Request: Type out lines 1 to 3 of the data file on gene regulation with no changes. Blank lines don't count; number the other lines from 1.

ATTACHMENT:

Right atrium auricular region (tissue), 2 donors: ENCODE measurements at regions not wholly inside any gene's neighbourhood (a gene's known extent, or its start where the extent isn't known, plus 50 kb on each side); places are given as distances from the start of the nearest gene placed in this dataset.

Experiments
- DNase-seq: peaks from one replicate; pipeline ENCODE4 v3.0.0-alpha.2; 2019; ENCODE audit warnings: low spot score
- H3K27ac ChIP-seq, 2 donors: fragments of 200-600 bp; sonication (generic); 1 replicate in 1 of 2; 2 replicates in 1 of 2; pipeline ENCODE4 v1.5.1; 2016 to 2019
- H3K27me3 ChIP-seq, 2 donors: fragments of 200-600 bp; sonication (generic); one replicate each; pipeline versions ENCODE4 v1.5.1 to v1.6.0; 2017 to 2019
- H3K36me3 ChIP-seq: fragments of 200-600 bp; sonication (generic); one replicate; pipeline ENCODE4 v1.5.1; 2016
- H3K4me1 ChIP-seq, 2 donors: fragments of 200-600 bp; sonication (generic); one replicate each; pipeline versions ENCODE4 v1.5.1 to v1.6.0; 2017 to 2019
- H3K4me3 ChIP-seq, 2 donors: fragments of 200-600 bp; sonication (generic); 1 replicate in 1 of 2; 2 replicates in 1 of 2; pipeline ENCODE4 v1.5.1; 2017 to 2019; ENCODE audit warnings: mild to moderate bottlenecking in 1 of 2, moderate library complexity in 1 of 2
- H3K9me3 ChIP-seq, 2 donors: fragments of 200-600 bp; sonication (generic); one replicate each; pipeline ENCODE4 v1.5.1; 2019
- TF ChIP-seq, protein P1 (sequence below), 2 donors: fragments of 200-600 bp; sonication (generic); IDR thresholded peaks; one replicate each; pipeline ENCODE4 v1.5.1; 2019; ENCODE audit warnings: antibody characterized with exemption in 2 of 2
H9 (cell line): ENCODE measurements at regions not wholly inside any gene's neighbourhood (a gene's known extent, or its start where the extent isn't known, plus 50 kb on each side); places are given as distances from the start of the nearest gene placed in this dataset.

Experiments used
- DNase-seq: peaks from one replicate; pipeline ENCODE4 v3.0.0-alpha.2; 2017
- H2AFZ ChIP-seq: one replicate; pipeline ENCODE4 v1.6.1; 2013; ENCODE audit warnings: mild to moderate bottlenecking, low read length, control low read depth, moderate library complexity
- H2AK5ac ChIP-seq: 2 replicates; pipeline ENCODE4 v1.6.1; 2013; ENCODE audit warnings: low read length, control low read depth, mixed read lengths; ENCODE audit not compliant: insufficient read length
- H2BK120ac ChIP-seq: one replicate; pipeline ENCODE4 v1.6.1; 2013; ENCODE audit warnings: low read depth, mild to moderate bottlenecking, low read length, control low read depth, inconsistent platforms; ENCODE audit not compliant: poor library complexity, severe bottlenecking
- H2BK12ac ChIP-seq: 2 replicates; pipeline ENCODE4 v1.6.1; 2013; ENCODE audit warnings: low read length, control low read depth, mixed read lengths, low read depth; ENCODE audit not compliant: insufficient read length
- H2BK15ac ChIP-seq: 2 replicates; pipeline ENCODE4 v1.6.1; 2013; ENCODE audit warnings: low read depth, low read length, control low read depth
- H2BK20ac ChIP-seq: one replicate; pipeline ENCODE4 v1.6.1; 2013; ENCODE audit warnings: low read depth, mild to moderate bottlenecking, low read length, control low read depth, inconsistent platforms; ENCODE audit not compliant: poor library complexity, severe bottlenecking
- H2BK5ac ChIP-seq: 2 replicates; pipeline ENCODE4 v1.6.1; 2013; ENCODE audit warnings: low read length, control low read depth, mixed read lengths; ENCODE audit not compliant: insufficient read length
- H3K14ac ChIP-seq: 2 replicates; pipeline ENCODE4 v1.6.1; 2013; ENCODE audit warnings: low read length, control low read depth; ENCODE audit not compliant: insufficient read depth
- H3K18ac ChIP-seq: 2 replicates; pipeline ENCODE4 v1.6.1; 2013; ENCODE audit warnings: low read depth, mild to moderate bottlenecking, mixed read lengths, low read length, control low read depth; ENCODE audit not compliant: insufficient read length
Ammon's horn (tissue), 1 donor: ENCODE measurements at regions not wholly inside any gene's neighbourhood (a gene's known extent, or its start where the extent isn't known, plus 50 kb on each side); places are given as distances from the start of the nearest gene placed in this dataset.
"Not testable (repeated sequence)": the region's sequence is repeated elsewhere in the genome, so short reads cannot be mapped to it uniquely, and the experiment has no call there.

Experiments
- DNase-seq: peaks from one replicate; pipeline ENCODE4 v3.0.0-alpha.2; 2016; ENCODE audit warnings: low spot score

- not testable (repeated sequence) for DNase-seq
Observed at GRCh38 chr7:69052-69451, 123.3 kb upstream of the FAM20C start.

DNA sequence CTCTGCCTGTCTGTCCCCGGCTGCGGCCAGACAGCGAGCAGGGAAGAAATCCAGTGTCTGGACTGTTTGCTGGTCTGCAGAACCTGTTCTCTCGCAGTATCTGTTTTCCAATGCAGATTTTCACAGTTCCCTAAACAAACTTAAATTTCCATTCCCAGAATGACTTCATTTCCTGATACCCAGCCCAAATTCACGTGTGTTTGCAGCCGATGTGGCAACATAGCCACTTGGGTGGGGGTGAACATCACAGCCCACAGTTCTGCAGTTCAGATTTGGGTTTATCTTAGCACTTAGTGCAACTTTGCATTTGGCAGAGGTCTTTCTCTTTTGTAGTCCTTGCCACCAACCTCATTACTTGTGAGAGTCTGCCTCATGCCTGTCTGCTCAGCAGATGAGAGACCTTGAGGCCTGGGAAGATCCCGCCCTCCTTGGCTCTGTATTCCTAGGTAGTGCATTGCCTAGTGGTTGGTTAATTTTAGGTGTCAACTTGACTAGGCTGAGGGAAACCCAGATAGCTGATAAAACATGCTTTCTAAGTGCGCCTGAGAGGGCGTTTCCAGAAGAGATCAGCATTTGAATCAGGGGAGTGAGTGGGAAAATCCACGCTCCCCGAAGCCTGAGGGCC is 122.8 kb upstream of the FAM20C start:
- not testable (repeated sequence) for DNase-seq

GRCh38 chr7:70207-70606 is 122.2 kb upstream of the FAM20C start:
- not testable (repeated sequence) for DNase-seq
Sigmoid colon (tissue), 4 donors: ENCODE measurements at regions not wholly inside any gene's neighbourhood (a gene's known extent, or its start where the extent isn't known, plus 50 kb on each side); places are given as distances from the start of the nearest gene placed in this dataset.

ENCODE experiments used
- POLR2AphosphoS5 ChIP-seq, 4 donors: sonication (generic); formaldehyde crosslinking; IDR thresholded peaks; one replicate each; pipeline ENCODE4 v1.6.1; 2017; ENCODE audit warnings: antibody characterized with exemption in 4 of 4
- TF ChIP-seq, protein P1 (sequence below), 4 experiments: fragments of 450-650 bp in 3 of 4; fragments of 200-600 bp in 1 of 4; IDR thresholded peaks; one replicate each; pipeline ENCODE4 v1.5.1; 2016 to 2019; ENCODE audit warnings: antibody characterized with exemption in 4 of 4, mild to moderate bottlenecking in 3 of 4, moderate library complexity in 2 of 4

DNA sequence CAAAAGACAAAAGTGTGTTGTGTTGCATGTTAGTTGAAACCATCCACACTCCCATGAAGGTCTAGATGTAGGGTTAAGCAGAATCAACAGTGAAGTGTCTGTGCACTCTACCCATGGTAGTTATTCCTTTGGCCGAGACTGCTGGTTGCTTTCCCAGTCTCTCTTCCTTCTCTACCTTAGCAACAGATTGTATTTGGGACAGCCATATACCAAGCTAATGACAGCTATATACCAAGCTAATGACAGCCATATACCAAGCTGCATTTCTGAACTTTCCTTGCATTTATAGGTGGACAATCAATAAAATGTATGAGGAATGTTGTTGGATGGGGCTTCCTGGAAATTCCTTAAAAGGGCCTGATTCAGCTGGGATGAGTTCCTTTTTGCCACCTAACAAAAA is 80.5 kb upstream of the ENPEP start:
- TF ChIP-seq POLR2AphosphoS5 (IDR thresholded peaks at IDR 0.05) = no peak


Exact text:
Right atrium auricular region (tissue), 2 donors: ENCODE measurements at regions not wholly inside any gene's neighbourhood (a gene's known extent, or its start where the extent isn't known, plus 50 kb on each side); places are given as distances from the start of the nearest gene placed in this dataset.

Experiments
- DNase-seq: peaks from one replicate; pipeline ENCODE4 v3.0.0-alpha.2; 2019; ENCODE audit warnings: low spot score